At a height of eight feet, six inches, two ways are available, both up, to consider the statue of Don James that debuted Friday on the University of Washington campus.
As ceremony emcee Bob Rondeau put it, “If Don were here to see this, he’d say, ‘If I’d been that tall, I’d never need a tower.'”
The other is: As much as James towered over the Huskies program and the Seattle sports landscape, the statue was short by about a hundred feet.
His time at Montlake, from 1975 to 1992, already aging into sepia tones, is now available in bronze. Back then, it was purple. The memories shared Friday were gold.
Pro Football Hall of Fame member Warren Moon, the first of many NFL quarterbacks James tutored, told the story of his recruitment by James. When the coach came to the family home in Los Angeles on a recruiting visit, Moon already received offers from UCLA, USC and other big-time programs. Moon’s mother made clear her preference that her son play college ball close to home.
After James left, Moon quoted his mother: “That’s where you’re going to school, whether you want to or not.”
Moon didn’t spell out what James said, but for the hundreds who gathered for the event on the northwest corner of the Husky Stadium plaza bordered by Montlake Boulevard, he didn’t have to. In some form or other, be they players, coaches, staffers, media or fans, they knew what stood out to Mom: Earnestness. Directness. Honesty. Intensity. Sincerity. Preparedness.
“It was like talking to God,” Moon said. “You believed everything he said.”
Gary Pinkel, the retired University of Missouri coach who played for James at Kent State, recalled taking an assistant’s job on James’ early staff at Washington and receiving the plum recruiting territory of Hawaii. The other assistants immediately razzed him.
“They called me ‘Donnie’s Boy,'” Pinkel said. “I took that ticket and went to Hawaii.”
When Pinkel earned his first head coaching job at the University of Toledo, he had an exit interview with James. At the end, after they stood and shook hands, Pinkel stepped to the door. He asked James for any words of wisdom.
In his ever-serious manner, James peered out over his glasses and gave him The Look, the one on the statue.
“Things are going to get tough, really tough,” Pinkel quoted James. “Keep your focus hour to hour. If you don’t, the pressure will eat you up.”
As with many things said to many people, Pinkel never forgot what James said.
I recall a moment with James that said nothing about his football coaching skills but everything about his understated dry wit.
At some mindless bowl-game reception by the host committee, James, his staff and the traveling media had to take time for the obligatory, numbing photo ops and thank-you-for-the-wonderful-hospitality gestures. James was eyeing the door when he was cut off by a purple-clad fan already sipping heavily the hospitality.
After indulging the fellow’s coaching tips for about 20 seconds, James fixed him with The Look.
“How about you let me do what I do best, and how about I — ” here James reached out and tapped the man’s cocktail glass — “let you do what you do best.”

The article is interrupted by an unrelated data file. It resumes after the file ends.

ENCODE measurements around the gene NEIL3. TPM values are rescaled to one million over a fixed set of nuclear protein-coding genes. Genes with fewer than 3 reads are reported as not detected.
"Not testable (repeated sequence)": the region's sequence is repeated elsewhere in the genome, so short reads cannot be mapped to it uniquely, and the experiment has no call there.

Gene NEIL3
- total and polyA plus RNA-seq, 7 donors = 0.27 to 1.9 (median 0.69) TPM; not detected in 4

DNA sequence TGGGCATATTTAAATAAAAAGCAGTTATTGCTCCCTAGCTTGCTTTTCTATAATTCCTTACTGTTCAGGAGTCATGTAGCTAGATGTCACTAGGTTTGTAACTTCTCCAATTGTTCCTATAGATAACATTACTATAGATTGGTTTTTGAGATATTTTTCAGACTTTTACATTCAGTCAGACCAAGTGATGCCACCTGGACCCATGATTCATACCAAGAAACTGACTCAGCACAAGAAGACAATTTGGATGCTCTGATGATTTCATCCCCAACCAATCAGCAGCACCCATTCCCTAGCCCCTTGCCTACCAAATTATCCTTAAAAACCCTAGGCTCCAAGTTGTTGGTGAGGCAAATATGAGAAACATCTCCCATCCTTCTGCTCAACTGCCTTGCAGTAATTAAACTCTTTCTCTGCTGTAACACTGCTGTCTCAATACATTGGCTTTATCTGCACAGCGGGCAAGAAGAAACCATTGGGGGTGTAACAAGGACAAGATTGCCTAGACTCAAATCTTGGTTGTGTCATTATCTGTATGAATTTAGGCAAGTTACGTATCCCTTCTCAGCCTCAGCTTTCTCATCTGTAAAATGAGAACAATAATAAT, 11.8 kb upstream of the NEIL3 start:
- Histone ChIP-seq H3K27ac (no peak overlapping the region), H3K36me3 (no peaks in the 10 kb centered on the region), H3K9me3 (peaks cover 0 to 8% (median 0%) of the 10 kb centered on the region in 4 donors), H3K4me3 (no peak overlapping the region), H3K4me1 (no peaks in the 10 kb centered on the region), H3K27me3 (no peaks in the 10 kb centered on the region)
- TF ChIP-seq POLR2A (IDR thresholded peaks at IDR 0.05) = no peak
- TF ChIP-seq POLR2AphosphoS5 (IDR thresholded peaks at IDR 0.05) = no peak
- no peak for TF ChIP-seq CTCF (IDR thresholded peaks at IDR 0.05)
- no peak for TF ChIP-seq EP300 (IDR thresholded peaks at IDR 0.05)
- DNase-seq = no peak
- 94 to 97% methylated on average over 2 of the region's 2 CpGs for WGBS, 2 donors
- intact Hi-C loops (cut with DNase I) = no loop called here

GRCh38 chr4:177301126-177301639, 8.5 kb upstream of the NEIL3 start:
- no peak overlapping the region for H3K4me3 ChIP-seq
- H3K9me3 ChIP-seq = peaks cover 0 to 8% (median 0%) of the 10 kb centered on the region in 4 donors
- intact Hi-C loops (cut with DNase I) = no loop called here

James was out of the room before the man knew he was bleeding.
The reminiscing, storytelling and embracing carried on, reunion-style, as the clan of the James era re-engaged. It was a rare thing — a warm October evening with speakers Pinkel, Moon and athletics director Jen Cohen hitting the right notes, 20 members of the James family, including wife Carol, joining the party, and Rondeau keeping the program tight, as James would have it.
The statue ceremony climaxed conveniently during a revival of the program under coach Chris Petersen, whose 6-1 Dawgs play UCLA Saturday during the old-fashioned daytime. The twilight vibe on game’s eve was good.
The statue’s story is almost as good as the James anecdotes. A group of James’ former players, led by DB Jimmy Rodgers, co-captain of the 1985 Orange Bowl champions, began conversations more than four years ago about a statue. Inexperienced at fund-raising, they nevertheless targeted a goal of $150,000, none of it from the athletics department budget or Tyee Club booster funds. They began churning social media, phones and shoe leather.
More than 325 players donated, along with other friends of the program. Cohen in 2016 gave the project an official blessing. A bid was accepted from Chicago artist Lou Cella, the same one who did the statues at Safeco Field of Ken Griffey Jr. and Dave Niehaus.
One of donors was Mike Lude, the Kent State athletics director in 1971 who gave James his first head coaching job. James returned the favor in 1976, successfully lobbying the university to hire Lude as athletics director.
The tandem took the program to the heights. When Rodgers made the call to Lude, a $5,000 check was shortly in the mail.
Now a robust 95, Lude flew up from his Arizona home for the occasion and had smiles and backslaps for all. Plus, of course, a story, one he said he hadn’t previously shared.
Lude coached at Colorado State from 1962 to 1969, and heard about this smart young defensive coordinator at Colorado. After Lude was fired (29-51-1), he briefly was a scout. Before a game at Colorado he went down on the field and, under a goalpost, spent a half-hour getting to know James.
When Lude took the Kent State job, the Golden Flashes had a vacancy at head football coach. Lude prepared a list of six candidates, and vowed in the morning to make his first call to James.
That night, the phone rang. It was James. He was born and raised in Ohio, and Kent State, well . . . he wanted the job. Lude said yes. The man, Lude said, was always prepared.
Thus began a relationship that, 46 years later, had another pinnacle moment Friday night, this one eight feet, six inches in bronze.